- How do you prioritize stuff?
- How do you discern important stuff from less important stuff?
- How do you set goals?
- What do you do first?
- What choices are the most impactful?
- Can you pursue your dreams and pay your bills at the same time?
- What am I reading?
We love helping you solve these conundrums. Step by step, with the right support, life can become a lot more manageable.
You see, in a world that is now filled with perfectly posed Facebook photos and filtered Instagram posts, it has become even harder to lead an authentic life. Lacking authenticity prevents us from leaning into our vulnerability, and avoiding vulnerability keeps us from asking for help.
The best time to see a therapist is now, and here are some of the myths that keep us from asking for help:
1. It’s too expensive.
You’re right, therapy can be expensive, but it depends on who you seek services from and how willing you are to investigate the resources available to you. Your health insurance covers it!
2. I have too much going on, and I can’t commit to weekly therapy for months and years.
Hey, most therapists can’t either! It’s a myth that the only type of therapy involves a lengthy, expensive commitment. Gone are the days of laying on the couch for hours on end, free associating while someone passively takes notes from across the room. Therapy is an ongoing conversation and an active dialogue. It is purposeful and targeted toward your goals. You can expect to enter brief therapy for 3-6 sessions, on average.
3. I’m already set in my personality. Why change now?
Because you can! We all have room for improvement and exploration. As a young adult on the verge of a lifetime of important interpersonal experiences (job promotions, intimate relationships, friendships…the list goes on), you have the ability to break any negative habits now. Do you often refrain from speaking up, and is it starting to affect your work life and friendships? Are you struggling to stay motivated? Are you a workaholic? Therapy can be the perfect lab to experiment with new behaviors and traits. Your therapist is not your friend, which means he/she is going to be honest with you about their reactions to you. This is a unique perspective that we rarely get anywhere else in our lives. You can actually build your confidence, assertiveness, interpersonal skills, and self-esteem in therapy.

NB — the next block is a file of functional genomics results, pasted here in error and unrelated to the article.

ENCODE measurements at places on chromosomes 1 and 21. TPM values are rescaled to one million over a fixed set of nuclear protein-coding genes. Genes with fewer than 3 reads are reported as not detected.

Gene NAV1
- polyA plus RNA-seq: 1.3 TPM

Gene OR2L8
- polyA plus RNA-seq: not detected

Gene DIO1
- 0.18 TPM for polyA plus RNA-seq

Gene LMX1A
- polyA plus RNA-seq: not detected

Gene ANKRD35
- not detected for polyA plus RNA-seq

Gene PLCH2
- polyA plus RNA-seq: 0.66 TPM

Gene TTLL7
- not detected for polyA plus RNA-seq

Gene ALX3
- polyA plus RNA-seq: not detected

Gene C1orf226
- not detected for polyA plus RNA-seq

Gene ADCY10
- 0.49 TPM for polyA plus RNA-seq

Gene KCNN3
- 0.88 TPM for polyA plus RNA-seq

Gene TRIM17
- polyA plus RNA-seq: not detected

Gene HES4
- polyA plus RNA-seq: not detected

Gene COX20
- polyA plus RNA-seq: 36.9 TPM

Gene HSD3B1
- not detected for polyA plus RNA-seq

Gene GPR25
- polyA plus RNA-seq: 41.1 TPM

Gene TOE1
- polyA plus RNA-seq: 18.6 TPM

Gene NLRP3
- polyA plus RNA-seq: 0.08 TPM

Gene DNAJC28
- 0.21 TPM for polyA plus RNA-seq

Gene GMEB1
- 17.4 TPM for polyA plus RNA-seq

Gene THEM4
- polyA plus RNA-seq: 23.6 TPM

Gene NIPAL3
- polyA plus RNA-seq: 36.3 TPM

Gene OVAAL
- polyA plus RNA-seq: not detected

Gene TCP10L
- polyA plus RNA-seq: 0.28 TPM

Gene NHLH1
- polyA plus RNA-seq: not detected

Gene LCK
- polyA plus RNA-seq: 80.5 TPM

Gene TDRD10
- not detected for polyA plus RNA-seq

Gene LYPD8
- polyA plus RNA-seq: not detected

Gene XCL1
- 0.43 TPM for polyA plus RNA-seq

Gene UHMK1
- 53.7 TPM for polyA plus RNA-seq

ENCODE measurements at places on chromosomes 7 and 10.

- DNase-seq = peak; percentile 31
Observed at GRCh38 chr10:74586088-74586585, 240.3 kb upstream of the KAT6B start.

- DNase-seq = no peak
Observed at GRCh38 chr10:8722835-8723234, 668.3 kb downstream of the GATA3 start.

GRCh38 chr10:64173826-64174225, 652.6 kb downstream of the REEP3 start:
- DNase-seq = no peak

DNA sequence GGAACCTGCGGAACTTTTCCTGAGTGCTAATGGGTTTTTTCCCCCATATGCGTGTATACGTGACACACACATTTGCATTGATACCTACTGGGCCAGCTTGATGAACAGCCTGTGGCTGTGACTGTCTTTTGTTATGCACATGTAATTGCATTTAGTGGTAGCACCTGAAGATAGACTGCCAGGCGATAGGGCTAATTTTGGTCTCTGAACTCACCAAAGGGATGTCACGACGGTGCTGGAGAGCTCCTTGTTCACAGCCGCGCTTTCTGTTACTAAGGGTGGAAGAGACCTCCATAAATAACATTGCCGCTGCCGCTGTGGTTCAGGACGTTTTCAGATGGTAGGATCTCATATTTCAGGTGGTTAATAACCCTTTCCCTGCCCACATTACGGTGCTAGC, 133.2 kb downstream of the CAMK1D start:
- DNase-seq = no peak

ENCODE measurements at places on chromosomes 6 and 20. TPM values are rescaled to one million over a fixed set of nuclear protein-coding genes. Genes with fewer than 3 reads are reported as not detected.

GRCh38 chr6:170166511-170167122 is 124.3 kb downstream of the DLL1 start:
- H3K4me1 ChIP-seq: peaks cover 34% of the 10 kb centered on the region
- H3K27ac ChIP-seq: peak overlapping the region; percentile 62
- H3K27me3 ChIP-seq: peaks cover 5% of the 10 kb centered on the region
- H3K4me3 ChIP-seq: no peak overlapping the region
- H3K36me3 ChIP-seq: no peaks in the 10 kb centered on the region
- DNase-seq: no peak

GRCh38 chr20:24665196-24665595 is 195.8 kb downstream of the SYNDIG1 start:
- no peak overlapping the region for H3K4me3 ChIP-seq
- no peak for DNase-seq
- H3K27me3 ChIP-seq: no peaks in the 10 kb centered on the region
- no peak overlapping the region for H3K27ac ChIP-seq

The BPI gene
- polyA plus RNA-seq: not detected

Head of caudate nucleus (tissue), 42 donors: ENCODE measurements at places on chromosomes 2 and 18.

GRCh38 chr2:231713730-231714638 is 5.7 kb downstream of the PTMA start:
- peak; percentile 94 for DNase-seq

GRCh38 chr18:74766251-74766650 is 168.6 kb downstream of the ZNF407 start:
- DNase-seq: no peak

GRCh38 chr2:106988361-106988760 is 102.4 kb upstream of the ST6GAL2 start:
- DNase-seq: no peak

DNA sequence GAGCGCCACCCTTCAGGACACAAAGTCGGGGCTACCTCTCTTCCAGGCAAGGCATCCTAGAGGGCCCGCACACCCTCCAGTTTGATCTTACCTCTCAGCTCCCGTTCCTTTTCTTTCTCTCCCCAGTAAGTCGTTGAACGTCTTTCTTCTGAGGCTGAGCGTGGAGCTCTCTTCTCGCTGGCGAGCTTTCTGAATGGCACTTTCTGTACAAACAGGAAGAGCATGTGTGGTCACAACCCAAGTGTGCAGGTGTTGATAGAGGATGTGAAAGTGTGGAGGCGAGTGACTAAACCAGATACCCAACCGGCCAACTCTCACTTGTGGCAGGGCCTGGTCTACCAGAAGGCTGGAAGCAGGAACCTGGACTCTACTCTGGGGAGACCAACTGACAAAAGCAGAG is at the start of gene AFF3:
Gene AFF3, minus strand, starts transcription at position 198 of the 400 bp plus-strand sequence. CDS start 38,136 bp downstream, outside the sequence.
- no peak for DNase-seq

4. I’m casually dating and finding “the one” isn’t exactly on my radar. I don’t need to deal with that until later.
Believe it or not, the best time to work on your love life is before you actually have one. You may be more committed to a Netflix marathon than an actual human being right now, but this doesn’t mean you won’t be interested later in life. Therapy can offer a judgment-free space to explore what you want out of your love life. Do you find yourself in a constant cycle of feeling excited about someone and being let down? Are you struggling to get out of the casual-dating vortex and trying to enter a more serious relationship? Are you noticing a pattern across your dating experiences? Don’t delay, talk about it soon to better understand your needs and how you view healthy relationships.
5. Okay, maybe I’m sort of down, but it’s not like I’m grieving a death or going through a major life crisis. I’m not “depressed”, so therapy isn’t for me.
Maybe you don’t have a DSM-V diagnosis. But feeling stuck, nervous, or unsure is as good a reason as any to seek counseling. Therapy does not solely exist for those who are struggling on the severe side of the mental health spectrum. It is designed to help you improve your quality of life in whatever way makes sense to you. The therapy process can allow us to adjust to big life changes like career shifts or cross-country moves, and it can help us navigate important decisions.
Emerging adulthood is filled with heavy stressors, but you don’t have to go through all of it alone. We can all benefit from a healthy outlet for processing and exploring. Consider therapy as yours.